If Tom Jones wrote a song in southern Ontario this summer, he might have called it “The Brown, Brown Grass Of Home”.
Grass is one of the most hardy and resilient plant material there is. In periods of less rain, it looks dead, but really has just gone dormant; for the most part, anyway. So we finally get some rain, and your lawn is coming back. But maybe not the entire thing. What to do now for the dead patches?
Note: To determine if areas of your lawn are dormant or dead, take a look at the soil level. Lawns that have gone dormant will have brown leaves, while the crown at the base of the leaves will still be green, and the roots will have a healthy off-white color. If is lawn is completely dead, the entire plant—leaves, crowns, and roots—will be brown and brittle.
Deep, infrequent watering to the depth of the root system is the ideal situation, but you already knew that!
AFTER THE DROUGHT
Once the drought ends, most types of grass slowly recover on their own. You can help speed along the process with these four simple steps.
Water thoroughly. Soak your lawn to restore the soil’s moisture and to initiate new root growth. More so on slopes. Try to water in the early morning.
Fertilize. After about two weeks of watering, use a broadcast spreader to apply a balanced fertilizer with proportions as close as possible to 4-1-2 for nitrogen, phosphorus, and potassium. (High-nitrogen fertilizers could hurt the lawn if extremely hot, dry weather returns.)
Address dead spots. Clear out any dead, matted turf and other debris. Loosen the soil. (At least scratch the surface, or better yet, dig and loosen the top 2 or 3 inches.) Scatter grass seed over the loosened soil. Fertilize. Water!!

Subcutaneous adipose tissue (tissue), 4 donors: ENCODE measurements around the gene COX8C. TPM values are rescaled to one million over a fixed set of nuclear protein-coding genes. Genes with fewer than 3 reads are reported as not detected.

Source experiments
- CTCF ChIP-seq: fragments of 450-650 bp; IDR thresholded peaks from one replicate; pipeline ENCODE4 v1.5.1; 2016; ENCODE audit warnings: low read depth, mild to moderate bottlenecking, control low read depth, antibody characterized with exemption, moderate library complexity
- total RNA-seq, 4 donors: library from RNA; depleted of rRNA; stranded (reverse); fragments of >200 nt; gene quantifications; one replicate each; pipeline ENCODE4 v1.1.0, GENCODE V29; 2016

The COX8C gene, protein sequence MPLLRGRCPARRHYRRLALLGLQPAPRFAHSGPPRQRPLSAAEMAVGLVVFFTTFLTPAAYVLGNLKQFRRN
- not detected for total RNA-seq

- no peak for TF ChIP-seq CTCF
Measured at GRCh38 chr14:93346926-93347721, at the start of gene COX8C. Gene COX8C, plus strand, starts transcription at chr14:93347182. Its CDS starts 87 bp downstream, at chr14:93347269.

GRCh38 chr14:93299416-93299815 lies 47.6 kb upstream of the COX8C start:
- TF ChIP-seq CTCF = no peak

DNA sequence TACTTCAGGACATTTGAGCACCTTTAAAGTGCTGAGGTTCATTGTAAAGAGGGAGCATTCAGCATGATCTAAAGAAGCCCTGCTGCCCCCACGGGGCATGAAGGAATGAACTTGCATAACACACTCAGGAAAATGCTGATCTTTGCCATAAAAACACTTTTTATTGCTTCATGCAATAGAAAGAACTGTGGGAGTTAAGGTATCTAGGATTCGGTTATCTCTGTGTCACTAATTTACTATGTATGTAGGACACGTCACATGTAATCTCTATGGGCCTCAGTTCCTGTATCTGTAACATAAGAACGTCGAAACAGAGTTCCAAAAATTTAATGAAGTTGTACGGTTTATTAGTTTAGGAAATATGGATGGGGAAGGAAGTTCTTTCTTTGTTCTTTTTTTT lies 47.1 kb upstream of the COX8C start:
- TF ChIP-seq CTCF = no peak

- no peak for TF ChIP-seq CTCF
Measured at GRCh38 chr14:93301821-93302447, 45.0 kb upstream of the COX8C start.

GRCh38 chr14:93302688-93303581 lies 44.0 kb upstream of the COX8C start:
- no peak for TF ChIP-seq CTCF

If your lawn is still not greening up, there may be a more serious issues such as grub or Chinch Bug (that guy in the pic) infestation. Grubs will eat the roots of the grass and are found below in the soil. Chinch bug ( a very tiny beetle) attacks the crown and are found at the surface. Both can be a very serious pests and will need to be controlled before any topdressing and seeding is completed
- Mow lawns higher for the summer. A range of 2.5 to 3 inches would be suggested for most turf stands where Kentucky bluegrass is the primary species. As always, mowing should be on a frequent basis so that no more than one-third of the leaf blade is removed in any one cutting. Taller turf allows more shading of the soil, conserving what moisture is in the soil.
- Even if you start watering at the first signs of trouble, such as leaf wilt or tip browning, chances are that damage has already begun occurring to plant root systems. That’s why it’s best to water before plants “tell” you they need help.
From Sheridan’s Nurseries, a couple of helpful videos on Fall Lawns and Overseeding
https://youtu.be/-YozZxHgugs – (Fall Lawns)
https://youtu.be/IP8FUrOwrbc – (Overseeding)
From the CHMC website, an article on regular grass versus low-maintenance lawn material